In 1991, a first-year PhD student named Amy Edmondson began visiting hospital wards, intending to show that good teamwork and good medicine went hand in hand. But the data kept saying she was wrong.
Edmondson was studying organizational behavior at Harvard. A professor had asked her to help with a study of medical mistakes, and so Edmondson, on the prowl for a dissertation topic, started visiting recovery rooms, talking to nurses, and paging through error reports from Boston hospitals. In one cardiac ward, she discovered that a nurse had accidentally given a patient an IV of lidocaine, and anesthetic, rather than heparin, a blood thinner. In an orthopedic ward, a patient was given amphetamines rather than aspirin. “ You would be shocked at how many mistakes occur every day,” Edmondson told me. “ Not because of incompetence, but because hospitals are really complicated places and there’s usually a large team-as many as two dozen nurses and techs and doctors-who might be involved in each patient’s care. That’s a lot of opportunities for something to slip through the cracks.”
Some parts of the hospitals Edmondson visited seemed more accident prone than others. The orthopedic ward, for instance, reported an average of one error every three weeks; the cardiac ward, on the other hand, reported a mistake almost every other day. Edmondson also found that the various departments had very different cultures. In the cardiac ward nurses were chatty and informal; they gossiped in the hallways and had pictures of their kids on the walls. In orthopedics, people were more sedate. Nurse managers wore business suits rather than scrubs and asked everyone to keep the public areas free of personal items and clutter. Perhaps, Edmondson thought, she could study the various teams’ cultures and see if they correlated with error rates.
She and a colleague a survey to measure team cohesion on various wards. She asked nurses to describe how frequently their team leaders set clear goals and whether teammates discussed conflicts openly or avoided tense conversations. She measured the satisfaction, happiness, and self-motivation of different groups and hired a research assistant to observe the wards for two months.
“ I figured it would be pretty straightforward,” Edmondson found exactly the opposite. The wards with the strongest team cohesion had far more errors. She checked the data again. It didn’t make any sense. Why would strong teams make more mistakes?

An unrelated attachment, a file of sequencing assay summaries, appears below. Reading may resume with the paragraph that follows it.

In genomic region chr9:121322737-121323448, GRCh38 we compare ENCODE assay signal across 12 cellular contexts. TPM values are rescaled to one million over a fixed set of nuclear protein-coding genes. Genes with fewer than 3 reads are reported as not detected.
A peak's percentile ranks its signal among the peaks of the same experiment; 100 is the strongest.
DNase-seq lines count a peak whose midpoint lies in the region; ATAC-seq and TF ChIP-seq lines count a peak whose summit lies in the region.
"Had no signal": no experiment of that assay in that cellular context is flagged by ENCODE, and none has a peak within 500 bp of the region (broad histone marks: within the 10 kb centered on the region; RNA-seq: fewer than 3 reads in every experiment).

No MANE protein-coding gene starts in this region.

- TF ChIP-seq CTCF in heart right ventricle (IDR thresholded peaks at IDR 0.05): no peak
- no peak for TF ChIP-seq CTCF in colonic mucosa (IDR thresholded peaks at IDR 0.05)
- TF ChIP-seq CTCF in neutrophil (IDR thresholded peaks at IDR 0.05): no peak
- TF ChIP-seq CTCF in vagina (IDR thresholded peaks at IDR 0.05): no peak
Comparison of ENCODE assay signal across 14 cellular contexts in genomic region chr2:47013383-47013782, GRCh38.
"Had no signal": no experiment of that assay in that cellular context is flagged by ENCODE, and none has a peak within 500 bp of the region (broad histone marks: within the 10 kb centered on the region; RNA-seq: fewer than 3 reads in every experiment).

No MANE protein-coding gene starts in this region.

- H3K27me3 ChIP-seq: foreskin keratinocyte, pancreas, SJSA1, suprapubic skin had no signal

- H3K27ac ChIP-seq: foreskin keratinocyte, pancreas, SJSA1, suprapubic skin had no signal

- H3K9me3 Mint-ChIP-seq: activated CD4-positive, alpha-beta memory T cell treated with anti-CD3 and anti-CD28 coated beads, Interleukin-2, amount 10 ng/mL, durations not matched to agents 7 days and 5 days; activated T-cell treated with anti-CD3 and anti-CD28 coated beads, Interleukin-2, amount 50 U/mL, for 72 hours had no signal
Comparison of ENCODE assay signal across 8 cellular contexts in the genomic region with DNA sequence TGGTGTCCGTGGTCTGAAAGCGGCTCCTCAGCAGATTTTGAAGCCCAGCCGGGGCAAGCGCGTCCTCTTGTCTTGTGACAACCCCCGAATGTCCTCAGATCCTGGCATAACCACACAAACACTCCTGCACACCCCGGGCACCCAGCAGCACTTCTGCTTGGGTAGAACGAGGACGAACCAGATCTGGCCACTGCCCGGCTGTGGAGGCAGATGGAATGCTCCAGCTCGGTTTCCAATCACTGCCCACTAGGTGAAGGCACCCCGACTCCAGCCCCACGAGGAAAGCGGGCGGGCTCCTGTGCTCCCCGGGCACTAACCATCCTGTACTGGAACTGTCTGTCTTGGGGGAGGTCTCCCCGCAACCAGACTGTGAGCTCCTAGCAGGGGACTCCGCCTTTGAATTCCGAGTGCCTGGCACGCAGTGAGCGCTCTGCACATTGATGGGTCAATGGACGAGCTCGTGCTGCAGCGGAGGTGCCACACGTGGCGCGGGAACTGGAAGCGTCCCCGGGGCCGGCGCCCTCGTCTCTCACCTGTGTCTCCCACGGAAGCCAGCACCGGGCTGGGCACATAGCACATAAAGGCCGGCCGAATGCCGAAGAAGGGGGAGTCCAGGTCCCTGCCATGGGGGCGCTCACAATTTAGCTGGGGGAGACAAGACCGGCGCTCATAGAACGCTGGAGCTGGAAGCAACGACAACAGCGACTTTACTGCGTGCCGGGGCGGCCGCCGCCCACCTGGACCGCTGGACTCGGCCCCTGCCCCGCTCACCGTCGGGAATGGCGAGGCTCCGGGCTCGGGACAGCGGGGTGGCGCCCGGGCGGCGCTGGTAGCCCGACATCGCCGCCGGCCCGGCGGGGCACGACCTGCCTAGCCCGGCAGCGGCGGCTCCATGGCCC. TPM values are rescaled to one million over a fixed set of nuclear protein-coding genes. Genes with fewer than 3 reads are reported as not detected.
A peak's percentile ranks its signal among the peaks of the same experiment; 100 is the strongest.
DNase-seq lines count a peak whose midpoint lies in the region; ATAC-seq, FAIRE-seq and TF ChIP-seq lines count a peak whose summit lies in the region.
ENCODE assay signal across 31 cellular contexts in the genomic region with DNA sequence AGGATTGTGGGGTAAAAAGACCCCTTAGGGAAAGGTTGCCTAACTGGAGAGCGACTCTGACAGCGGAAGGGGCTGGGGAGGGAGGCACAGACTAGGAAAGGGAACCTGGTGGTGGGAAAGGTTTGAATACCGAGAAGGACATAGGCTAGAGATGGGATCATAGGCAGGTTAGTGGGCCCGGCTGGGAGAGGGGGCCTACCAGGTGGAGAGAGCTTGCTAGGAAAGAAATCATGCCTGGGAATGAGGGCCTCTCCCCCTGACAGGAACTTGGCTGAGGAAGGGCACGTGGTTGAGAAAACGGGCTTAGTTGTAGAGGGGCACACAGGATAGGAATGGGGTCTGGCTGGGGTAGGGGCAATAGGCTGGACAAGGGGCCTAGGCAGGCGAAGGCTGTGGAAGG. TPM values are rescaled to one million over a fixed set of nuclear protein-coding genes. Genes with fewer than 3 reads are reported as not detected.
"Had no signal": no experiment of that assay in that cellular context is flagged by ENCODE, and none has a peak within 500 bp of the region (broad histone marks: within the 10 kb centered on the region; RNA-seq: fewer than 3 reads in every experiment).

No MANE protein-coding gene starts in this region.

Confused, Edmondson decided to look at these nurses’ responses, question by question, alongside the error rates to see if any explanations emerged. Edmondson had included one survey question that inquired specifically about the personal risks associated with making errors. She asked people to agree or disagree with the statement: “ If you make a mistake in this unit, it is held against you.” Once she compared the data from that question with error incidence, she realized what was going on. It wasn’t that wards with strong teams were making more mistakes. Rather, it was that nurses who belonged to strong teams felt more comfortable reporting their mistakes. The data indicated that one particular norm- whether people were punished for missteps- influenced if they were honest after they screwed up.
Some leaders “ have established a climate of openness that facilitates discussion of error, which is likely to be an important influence on detected error rates,” Edmondson wrote in The Journal of Applied Behavioral Science in 1996. What particularly surprised her, however, was how complicated things got the closer she looked: it wasn’t simply that strong teams encouraged open communication and weak teams discouraged it. In fact, while some strong teams emboldened people to admit their mistakes, other, equally strong teams made it hard for nurses to speak up. What made the difference wasn’t team cohesion- rather, it was the culture each team established. In one ward with a strong team, for instance, nurses were overseen by “a hands-on manager who actively invites questions and concerns….
In an interview, the nurse manager explains that a ‘ certain level of error will occur’ so a ‘ nonpunitive environment’ is essential to deal with this error productively,’ Edmondson wrote. “ There is an unspoken rule here to help each other and check each other,” a nurse told Edmondson’s assistant. “ People feel more willing to admit to errors here, because the nurse manager goes to bat for you.”